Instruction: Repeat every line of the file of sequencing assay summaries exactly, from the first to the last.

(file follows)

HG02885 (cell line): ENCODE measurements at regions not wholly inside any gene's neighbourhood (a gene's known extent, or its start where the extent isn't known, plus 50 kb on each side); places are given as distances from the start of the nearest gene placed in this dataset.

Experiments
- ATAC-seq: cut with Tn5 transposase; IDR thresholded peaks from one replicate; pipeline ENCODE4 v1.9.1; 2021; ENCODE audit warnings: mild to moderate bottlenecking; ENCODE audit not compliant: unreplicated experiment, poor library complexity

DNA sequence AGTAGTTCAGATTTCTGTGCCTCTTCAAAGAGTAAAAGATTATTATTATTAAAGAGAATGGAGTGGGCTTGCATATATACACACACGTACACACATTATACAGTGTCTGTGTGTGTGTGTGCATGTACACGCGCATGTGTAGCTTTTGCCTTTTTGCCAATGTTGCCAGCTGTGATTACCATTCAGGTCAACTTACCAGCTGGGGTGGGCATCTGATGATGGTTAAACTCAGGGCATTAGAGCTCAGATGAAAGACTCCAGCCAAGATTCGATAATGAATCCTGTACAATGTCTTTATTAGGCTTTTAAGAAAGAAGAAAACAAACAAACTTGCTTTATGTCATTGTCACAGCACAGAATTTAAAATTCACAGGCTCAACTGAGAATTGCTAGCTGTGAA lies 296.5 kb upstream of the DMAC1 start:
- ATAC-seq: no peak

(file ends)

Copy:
HG02885 (cell line): ENCODE measurements at regions not wholly inside any gene's neighbourhood (a gene's known extent, or its start where the extent isn't known, plus 50 kb on each side); places are given as distances from the start of the nearest gene placed in this dataset.

Experiments
- ATAC-seq: cut with Tn5 transposase; IDR thresholded peaks from one replicate; pipeline ENCODE4 v1.9.1; 2021; ENCODE audit warnings: mild to moderate bottlenecking; ENCODE audit not compliant: unreplicated experiment, poor library complexity

DNA sequence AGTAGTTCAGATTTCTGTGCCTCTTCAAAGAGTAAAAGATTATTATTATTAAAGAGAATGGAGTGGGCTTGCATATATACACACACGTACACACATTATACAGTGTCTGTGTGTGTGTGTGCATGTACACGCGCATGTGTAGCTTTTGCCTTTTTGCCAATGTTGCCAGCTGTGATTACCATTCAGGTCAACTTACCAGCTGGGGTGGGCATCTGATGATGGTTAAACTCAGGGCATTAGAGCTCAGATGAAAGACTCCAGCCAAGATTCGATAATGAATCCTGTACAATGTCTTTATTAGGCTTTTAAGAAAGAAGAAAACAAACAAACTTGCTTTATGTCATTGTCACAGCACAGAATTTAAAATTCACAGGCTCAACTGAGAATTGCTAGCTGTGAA lies 296.5 kb upstream of the DMAC1 start:
- ATAC-seq: no peak